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Chiles was right to seek prompt medical attention

Published Jul. 6, 1995|Updated Oct. 4, 2005

Stroke experts applauded Gov. Lawton Chiles for heading to the hospital immediately after he experienced weakness, slurred speech and other classic signs of a stroke.

Quick medical attention, they say, will give the governor a good chance of avoiding a full-blown stroke in the future.

Surprisingly, many people ignore the temporary symptoms of a transient ischemic attack, or TIA, like the governor had Wednesday morning. But an attack of even a few seconds is an indication of an underlying problem that needs medical treatment, doctors said.

"Most of the patients that are admitted to the hospital with a disabling stroke had a history of transient ischemic attacks in the past," said Dr. Erfan Albakri, director of the stroke program at the University of South Florida and Tampa General Hospital. "They thought it was nothing serious."

Although state officials did their best to avoid any use of the word stroke on Wednesday, medical experts say a TIA or mini-stroke is a strong indication that a person is at high risk for a stroke.

In both a TIA and a stroke, the blood flow to the brain is blocked and a person experiences symptoms such as weakness, slurred speech, blurry vision, and disorientation. In a TIA, the blockage disappears quickly and there is no permanent damage to the brain. If the symptoms last less than 24 hours, the incident is classified as a TIA. A stroke occurs when the disrupted blood flow causes permanent damage.

"A TIA is a second chance," said Dr. Michael Walker, director of the National Institute of Neurological Disorders and Stroke in Bethesda, Md. "It is a very powerful warning."

Many TIAs occur when an artery becomes blocked by a blood clot or a piece of fatty deposit inside the artery. The clot or deposit then dissolves or breaks up and blood flow is restored before permanent damage is done. In some cases, a spasm of the artery can cause temporary blockage.

In Gov. Chiles' case, doctors believe the blockage occurred in the basilar artery at the base of the brain.

What's important now is for doctors to determine what caused the blockage, which may or may not be related to the heart problems that caused Chiles to undergo a quadruple heart-bypass operation in 1985.

The problem could be in the artery itself. A person who developed clogged arteries around the heart is also at risk for developing clogged arteries elsewhere. A narrowing of the artery can cause the blood to slow and form clots.

The problem also could be in Chiles' heart, medical experts said. A clot could have formed in narrowed arteries around the heart, then traveled until it lodged in the artery below the brain.

Doctors may never know for certain where the actual blockage occurred. But they will be able to perform tests that show whether arteries near the brain or the heart are clogged.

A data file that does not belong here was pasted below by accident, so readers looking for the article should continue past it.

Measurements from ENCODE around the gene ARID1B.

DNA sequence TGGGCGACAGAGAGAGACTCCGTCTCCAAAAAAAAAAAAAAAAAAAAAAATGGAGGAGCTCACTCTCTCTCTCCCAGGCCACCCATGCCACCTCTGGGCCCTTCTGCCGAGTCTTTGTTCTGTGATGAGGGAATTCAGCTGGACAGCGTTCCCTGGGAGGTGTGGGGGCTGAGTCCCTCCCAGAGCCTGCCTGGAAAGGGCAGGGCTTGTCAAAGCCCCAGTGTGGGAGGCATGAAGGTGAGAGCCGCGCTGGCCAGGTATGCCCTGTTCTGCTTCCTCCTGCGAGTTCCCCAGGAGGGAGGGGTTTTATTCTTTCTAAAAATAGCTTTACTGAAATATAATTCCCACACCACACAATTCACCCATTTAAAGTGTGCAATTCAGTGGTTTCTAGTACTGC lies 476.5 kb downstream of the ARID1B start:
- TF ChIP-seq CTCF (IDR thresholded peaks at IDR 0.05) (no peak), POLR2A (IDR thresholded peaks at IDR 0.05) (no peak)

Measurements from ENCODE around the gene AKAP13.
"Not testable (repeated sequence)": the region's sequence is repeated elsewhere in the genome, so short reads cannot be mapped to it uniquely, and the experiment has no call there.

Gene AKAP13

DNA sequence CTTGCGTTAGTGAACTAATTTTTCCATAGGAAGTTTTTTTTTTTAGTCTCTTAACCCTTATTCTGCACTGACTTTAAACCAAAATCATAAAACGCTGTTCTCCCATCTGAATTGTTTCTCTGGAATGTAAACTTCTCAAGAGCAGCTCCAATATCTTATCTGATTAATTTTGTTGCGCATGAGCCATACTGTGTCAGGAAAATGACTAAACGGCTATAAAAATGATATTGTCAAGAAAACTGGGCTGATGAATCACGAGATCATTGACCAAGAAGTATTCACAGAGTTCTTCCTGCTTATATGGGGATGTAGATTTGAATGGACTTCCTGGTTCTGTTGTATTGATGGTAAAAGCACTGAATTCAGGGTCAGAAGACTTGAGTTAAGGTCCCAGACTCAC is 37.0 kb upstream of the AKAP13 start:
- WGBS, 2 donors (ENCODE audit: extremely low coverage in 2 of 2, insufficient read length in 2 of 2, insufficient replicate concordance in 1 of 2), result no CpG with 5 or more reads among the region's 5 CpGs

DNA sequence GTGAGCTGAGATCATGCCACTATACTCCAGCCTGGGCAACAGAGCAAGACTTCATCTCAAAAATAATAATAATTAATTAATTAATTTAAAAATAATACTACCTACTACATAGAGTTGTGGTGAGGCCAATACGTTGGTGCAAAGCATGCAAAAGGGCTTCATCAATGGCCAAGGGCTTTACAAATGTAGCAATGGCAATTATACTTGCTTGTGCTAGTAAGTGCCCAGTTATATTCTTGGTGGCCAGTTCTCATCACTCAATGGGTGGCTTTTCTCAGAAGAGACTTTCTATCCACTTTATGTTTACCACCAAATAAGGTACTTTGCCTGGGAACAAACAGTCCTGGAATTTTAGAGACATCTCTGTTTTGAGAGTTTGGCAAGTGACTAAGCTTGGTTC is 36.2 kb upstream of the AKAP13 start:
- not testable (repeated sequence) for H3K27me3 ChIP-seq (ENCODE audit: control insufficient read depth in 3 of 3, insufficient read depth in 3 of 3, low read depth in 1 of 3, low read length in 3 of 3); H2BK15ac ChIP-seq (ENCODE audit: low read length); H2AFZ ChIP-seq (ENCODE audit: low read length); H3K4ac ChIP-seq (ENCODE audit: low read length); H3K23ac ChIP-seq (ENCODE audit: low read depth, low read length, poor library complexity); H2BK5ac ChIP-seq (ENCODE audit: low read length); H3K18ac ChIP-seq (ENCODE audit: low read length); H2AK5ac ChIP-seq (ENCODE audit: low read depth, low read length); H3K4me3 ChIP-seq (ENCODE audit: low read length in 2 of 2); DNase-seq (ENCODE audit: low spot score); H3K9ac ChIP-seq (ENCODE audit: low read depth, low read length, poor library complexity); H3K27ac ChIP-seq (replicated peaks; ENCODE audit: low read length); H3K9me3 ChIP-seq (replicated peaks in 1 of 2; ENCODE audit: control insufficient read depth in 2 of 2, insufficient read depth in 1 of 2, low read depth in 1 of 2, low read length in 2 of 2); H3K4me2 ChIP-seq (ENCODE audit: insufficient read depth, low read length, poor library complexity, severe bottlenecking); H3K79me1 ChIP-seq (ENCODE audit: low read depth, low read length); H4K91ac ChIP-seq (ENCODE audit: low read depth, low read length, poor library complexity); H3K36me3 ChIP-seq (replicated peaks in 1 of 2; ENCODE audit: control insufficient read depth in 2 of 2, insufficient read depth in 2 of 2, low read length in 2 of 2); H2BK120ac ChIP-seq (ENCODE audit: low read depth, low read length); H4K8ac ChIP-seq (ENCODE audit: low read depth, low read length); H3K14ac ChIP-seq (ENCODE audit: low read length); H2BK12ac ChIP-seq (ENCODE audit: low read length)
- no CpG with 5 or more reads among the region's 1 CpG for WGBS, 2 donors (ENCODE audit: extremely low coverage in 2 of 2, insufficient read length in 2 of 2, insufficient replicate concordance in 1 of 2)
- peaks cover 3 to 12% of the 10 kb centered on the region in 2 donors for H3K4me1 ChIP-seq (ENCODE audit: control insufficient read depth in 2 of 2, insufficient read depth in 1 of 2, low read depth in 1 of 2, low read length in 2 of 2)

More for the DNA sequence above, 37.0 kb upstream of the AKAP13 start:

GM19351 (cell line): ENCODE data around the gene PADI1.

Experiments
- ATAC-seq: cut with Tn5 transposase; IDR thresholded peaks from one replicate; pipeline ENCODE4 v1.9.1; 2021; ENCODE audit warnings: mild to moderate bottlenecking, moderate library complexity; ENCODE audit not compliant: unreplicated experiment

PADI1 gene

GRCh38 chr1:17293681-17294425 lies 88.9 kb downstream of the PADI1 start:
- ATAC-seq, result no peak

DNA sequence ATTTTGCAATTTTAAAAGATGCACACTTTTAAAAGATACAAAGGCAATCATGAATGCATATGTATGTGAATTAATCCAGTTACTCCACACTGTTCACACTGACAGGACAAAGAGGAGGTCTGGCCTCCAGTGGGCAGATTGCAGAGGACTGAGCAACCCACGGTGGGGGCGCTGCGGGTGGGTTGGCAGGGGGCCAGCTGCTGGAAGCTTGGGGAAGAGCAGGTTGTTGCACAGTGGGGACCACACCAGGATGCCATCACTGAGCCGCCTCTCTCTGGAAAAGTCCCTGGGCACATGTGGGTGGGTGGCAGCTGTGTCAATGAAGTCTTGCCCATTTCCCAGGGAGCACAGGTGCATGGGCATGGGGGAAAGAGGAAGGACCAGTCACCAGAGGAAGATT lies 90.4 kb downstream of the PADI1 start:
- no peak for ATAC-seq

The treatment doctors choose depends on the underlying problem and its severity. Medication such as aspirin or a blood thinner can help prevent a stroke. In some cases, surgery can unplug clogged arteries. If the problem is in the basilar artery, though, surgery is very difficult and used only as a lastresort, Dr. Albakri said.

Stroke is the third-leading cause of death in the United States and is the leading cause of disability, in part because people often fail to seek treatment early enough. In a 1991 Gallup poll, 97 percent of people questioned could not name a single sign of a stroke.

Often, people think that tingling or numbness in an arm is a sign they slept on it, or a temporary blurring of vision is just tiredness, Dr. Albakri said.

But experts say the early warning signs of a stroke should be treated with the same urgency as chest pain.

"Patients who have chest pain call 911 immediately," Dr. Albakri said. "Now we look at stroke as a brain attack. Chest pain progresses to a heart attack. A TIA progresses to a brain attack."

What caused Chiles' illness

When blood flow is restricted or cut off to blood vessels in a particular part of the brain, the function in that part of the brain can be impaired. When a transient ischemic attack (TIA) - or "mini-stroke," which struck Gov. Lawton Chiles Wednesday - occurs, the impairment may be mild and temporary, sometimes lasting only seconds or minutes. A stroke, on the other hand, can cause permanent disability and even death.

A clump of blood cells that block an artery to the brain can often cause TIA.

The attack is temporary; the clump soon breaks up and is swept away, restoring blood flow.

The symptoms

TIA symptoms are similar to those of stroke. They include: Temporary weakness: a clumsiness or loss of feeling in an arm, leg or the side of the face; Temporary dimness or loss of vision, especially in one eye; Temporary loss of speech or difficulty in speaking or understanding speech. Sometimes dizziness, double vision and staggering also occur. The short duration of these symptoms and the lack of permanent damage differentiates TIA from a stroke.

The precautions

Preventive measures depend on the age of the victim and his or her state of health. In some cases, it can be as simple as taking aspirin once a day. It acts as an anticoagulant, reducing the likelihood of blood clots forming in blood vessels. In other cases, surgery may be needed to remove fatty material from artery walls.

Sources: The AMA Family Medical Guide, The American Heart Association Heart & Stroke Facts

First-time stroke

Strokes killed 144,070 people in 1991 and are the third largest cause of death, ranking behind heart disease and cancer, according to the National Center for Health Statistics.

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